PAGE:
Brillant beautiful Monarda lands in many places in my gardens as a favorite perennial. This easy to care for perennial has a lot going for it! Besides its easy care, it attracts nectar seeking hummingbirds, butterflies, honey bees and the humble bumble bee.
Monarda is commonly known as bee balm, but is also known as wild bergamot, bergamot mint, horsemint, wild oregano and Oswego tea. It comes in an array of pink, red, white and purple colors and some even have double-flowers.
Monarda is not to persnickety in our garden, but in hot climates light shade keeps the leaves from burning out and it does best if it isn’t allowed to dry out the first year while establishing its root system. Most Monarda varieties seem to adapt to most soil conditions, but bloom better in well-drained rich soil. Prepare planting site by loosening soil to the depth of 12-15 inches with a digging fork, then add a 2 to 4 inch layer of compost. Each spring add a new layer of compost to retain moisture. Remove spent flowers to keep plants looking tidy. After frost arrives in fall or winter, plants will die back to the ground and it’s time to cut back to one or two inches above soil line. Plants can be divided in early spring to keep them looking healthy and the bonus…More plants!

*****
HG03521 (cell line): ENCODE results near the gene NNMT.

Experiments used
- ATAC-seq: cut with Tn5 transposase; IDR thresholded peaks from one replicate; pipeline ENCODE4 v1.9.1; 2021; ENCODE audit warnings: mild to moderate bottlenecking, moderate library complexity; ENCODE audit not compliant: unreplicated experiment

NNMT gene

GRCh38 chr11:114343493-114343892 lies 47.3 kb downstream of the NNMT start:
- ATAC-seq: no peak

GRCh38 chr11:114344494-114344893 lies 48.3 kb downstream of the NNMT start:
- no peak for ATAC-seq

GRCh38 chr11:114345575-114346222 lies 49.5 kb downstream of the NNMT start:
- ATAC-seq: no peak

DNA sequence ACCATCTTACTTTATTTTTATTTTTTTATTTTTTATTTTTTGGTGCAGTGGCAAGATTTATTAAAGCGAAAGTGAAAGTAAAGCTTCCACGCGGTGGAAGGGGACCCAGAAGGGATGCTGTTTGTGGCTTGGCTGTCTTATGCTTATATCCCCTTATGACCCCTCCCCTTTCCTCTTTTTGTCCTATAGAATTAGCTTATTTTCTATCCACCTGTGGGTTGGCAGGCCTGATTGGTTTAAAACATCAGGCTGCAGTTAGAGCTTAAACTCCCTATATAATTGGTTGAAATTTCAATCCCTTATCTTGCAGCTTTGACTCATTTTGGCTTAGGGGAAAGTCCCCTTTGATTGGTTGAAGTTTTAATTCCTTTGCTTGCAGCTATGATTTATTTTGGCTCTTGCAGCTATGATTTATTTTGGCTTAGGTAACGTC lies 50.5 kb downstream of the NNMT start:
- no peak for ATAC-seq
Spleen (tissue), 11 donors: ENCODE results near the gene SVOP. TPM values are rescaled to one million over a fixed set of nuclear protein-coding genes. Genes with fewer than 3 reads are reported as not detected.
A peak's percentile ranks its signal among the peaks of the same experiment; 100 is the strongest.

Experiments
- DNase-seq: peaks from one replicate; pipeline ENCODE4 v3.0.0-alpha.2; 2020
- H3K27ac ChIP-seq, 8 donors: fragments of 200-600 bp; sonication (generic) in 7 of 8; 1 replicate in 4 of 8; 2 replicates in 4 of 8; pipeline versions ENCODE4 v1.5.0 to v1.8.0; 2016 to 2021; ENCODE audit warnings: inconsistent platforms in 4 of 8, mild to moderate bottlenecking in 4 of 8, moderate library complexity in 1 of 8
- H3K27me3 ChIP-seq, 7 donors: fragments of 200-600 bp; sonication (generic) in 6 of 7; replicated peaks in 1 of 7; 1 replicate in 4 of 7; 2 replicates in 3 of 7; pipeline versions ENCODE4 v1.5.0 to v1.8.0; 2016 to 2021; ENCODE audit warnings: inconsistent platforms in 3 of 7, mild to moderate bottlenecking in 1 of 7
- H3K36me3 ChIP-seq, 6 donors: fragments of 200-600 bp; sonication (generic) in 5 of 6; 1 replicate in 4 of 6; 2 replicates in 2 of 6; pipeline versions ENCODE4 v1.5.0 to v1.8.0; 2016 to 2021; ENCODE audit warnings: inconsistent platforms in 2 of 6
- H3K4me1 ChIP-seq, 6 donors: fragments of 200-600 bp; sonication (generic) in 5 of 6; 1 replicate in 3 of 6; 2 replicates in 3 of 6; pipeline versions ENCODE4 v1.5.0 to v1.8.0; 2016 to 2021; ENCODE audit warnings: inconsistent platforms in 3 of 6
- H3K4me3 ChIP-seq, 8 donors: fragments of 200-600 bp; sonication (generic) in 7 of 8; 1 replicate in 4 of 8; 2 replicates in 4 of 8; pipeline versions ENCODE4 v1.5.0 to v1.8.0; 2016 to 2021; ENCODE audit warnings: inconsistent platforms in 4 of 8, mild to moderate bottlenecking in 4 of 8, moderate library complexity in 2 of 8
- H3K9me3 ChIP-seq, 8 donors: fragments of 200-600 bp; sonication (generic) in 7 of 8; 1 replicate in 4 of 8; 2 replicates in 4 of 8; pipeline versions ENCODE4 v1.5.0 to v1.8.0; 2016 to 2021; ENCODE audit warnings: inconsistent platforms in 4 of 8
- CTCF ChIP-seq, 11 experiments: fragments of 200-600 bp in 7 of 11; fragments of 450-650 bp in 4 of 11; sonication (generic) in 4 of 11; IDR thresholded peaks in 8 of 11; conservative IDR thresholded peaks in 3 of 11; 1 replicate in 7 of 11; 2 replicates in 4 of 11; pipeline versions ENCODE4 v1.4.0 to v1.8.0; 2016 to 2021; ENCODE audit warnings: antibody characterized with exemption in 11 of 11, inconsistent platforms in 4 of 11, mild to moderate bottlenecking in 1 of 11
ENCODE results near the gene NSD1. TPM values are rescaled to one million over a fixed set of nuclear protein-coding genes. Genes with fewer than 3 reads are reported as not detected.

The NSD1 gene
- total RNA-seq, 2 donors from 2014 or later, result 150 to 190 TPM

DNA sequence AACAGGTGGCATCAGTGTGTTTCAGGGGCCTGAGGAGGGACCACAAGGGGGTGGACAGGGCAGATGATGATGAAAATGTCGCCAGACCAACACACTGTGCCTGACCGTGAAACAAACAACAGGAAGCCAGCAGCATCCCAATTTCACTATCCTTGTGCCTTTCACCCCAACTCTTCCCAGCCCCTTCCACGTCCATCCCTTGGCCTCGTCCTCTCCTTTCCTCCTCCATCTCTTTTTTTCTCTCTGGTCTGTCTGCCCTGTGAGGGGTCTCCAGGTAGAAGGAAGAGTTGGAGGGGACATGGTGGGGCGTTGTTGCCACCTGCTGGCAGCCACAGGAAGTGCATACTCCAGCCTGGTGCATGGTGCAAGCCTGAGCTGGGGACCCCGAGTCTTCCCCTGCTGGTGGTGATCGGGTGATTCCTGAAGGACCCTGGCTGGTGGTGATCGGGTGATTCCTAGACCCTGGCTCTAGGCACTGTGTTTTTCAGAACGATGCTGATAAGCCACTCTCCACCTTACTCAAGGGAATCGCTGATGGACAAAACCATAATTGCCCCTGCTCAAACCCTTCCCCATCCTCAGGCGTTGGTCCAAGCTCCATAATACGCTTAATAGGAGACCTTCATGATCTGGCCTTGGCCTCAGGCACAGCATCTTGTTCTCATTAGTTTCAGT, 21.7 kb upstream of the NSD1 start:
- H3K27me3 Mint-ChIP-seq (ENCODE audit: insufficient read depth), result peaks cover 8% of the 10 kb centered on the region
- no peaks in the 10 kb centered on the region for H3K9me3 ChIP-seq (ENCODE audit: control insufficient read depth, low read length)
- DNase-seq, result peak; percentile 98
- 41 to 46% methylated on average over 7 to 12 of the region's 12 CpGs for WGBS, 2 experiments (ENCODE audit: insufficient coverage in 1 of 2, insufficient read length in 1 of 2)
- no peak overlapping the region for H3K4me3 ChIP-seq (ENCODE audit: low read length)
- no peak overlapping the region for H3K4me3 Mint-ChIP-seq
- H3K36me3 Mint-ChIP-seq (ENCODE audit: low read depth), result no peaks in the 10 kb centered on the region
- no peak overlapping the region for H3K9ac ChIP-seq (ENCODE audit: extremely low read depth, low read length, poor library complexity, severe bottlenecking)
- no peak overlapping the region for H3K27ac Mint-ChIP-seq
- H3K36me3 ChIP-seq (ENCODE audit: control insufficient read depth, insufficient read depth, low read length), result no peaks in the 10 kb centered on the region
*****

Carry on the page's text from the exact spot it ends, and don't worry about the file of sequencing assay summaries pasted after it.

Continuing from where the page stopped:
My favorite herb garden has a nice clump of Monarda of various sizes and colors. I suggest a chair nearby to take a few minutes and enjoy the bumblebees and other flying friends that come and visit! Now if that doesn’t relax you, I don’t know what would!
Monarda isn’t just for looks though, it’s a fabulous remedy for a sore throat. Harvest a handful of leaves and flowers and let them wilt. Once they have wilted (12 hours will work), infuse/submerge them into some local raw honey and let them sit for at least 4 weeks. Strain out the plant material after the four weeks and transfer honey into a dry bottle and label. Take 1-2 teaspoons as needed for sore throats and coughs.